Racial disparities in voice outcomes after thyroid and parathyroid surgery
Radowsky JS et al. – Authors observed greater rates of self–reported, negative voice outcomes among blacks than whites after thyroid or parathyroid operations. The precise mechanism for this disparity has not been described. The observed racial disparity in self–perceived voice impairment in this study merits further investigation.Methods
- Eighty–seven patients (59 white and 28 black) were included in a prospective observational trial.
- Subjects were evaluated before operation, and 2 weeks, 3 months, and 6 months postoperatively using a comprehensive battery of functional voice assessments of voice characteristics.
- The association of race with voice outcomes over time was evaluated with generalized linear models.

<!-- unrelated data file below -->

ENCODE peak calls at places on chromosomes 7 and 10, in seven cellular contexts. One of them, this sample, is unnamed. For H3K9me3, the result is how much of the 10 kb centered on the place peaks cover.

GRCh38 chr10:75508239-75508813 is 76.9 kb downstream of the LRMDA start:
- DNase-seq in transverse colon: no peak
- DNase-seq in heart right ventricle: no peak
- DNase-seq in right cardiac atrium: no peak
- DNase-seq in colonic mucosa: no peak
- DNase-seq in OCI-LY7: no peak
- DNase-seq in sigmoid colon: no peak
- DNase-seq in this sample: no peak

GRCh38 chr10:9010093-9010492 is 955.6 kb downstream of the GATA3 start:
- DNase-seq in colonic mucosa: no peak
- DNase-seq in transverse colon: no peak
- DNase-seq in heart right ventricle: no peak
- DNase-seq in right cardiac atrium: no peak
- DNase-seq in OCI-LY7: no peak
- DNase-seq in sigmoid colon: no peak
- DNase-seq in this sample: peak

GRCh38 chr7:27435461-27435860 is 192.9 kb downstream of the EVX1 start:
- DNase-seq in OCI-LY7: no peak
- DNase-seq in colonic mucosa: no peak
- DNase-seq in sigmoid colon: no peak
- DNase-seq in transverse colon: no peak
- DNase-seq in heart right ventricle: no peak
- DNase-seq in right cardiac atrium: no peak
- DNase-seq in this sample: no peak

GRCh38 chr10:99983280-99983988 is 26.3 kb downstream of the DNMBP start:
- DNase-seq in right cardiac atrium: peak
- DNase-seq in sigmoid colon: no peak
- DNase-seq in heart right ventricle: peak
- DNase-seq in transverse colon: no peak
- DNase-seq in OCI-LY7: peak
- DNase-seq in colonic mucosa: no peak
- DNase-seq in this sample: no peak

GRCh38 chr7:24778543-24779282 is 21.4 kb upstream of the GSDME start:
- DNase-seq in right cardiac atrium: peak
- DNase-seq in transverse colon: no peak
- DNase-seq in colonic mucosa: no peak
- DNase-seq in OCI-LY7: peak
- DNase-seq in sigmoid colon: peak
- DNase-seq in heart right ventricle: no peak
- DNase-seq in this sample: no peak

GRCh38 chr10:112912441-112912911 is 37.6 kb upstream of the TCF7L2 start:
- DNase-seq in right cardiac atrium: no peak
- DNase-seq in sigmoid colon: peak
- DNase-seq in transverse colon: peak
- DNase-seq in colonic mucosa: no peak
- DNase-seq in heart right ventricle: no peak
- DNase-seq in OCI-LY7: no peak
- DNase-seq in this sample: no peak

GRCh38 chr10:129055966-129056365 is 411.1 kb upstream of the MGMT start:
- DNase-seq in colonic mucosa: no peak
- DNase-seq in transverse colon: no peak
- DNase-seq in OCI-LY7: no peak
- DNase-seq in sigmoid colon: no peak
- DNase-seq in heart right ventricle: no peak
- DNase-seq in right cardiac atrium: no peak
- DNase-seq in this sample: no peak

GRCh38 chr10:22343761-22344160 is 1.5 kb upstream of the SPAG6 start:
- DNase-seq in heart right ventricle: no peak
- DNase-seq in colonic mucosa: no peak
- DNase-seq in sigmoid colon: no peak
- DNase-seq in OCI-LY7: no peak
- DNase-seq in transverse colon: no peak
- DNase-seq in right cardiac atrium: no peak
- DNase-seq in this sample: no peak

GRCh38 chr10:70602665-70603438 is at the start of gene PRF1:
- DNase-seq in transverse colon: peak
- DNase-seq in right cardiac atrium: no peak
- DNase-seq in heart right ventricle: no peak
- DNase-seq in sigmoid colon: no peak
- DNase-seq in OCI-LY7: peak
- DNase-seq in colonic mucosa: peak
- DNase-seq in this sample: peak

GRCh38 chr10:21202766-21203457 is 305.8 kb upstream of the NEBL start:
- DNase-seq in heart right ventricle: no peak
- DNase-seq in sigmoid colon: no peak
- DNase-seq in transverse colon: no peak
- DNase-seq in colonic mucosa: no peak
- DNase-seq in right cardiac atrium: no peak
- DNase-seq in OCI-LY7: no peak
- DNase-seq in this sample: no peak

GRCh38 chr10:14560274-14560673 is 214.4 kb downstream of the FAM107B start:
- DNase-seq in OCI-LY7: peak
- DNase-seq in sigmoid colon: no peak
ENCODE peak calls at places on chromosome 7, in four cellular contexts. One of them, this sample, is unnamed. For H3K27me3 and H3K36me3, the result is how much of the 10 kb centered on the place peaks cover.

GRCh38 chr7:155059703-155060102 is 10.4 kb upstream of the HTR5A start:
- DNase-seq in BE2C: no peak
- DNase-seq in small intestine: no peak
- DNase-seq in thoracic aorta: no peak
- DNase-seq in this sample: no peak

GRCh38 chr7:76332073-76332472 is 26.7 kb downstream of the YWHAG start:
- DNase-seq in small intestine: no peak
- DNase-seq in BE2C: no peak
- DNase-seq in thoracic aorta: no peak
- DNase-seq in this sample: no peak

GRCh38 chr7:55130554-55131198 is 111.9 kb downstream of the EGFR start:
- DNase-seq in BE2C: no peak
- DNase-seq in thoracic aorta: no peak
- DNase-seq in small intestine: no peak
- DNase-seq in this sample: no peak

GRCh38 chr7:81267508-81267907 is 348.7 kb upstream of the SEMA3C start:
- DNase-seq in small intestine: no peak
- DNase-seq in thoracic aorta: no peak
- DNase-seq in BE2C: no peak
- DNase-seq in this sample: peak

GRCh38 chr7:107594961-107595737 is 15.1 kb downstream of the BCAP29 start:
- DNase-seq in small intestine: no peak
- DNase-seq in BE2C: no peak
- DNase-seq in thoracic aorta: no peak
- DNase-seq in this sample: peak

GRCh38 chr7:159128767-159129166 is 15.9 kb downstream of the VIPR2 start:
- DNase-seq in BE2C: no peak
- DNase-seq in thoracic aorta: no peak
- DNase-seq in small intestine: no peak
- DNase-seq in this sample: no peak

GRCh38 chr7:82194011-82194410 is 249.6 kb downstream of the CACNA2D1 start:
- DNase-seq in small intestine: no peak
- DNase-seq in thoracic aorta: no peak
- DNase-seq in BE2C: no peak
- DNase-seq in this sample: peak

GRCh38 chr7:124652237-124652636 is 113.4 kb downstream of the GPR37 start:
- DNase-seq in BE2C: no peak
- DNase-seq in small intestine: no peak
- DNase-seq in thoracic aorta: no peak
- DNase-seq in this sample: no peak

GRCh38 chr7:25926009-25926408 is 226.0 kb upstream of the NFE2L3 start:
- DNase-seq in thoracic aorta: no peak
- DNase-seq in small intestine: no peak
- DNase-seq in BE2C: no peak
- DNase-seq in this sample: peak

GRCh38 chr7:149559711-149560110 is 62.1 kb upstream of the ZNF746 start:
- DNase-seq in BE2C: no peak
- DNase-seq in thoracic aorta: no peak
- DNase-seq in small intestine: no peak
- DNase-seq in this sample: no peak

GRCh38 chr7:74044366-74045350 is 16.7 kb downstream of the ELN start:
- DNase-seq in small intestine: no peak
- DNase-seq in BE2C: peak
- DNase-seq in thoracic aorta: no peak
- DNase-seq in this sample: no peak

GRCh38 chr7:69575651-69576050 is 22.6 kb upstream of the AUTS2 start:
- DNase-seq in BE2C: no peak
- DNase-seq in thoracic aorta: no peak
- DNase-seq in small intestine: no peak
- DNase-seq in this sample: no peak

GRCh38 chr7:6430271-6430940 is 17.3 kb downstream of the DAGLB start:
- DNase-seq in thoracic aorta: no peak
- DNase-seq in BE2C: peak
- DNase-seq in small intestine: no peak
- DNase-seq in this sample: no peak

- Aside from volume of pathologic specimen (black, 117.5 cm3 vs white, 43.2 cm3; P = .004), presence of multinodular goiter (black, 32.1% vs white, 6.8%; P = .004) or Hashimoto's thyroiditis (black, 3.6% vs white, 28.8%; P = .009), there were no differences between racial groups.
- Blacks were more likely than whites to have negative voice outcomes (odds ratio, 2.6; 95% confidence interval, 1.1–6.2; P = .034] throughout the postoperative period, especially at 6 months (black, 25% vs white, 4%; P = .018).
- This finding was related principally to divergent scores on the voice–related quality–of–life scale, the Voice Handicap Index.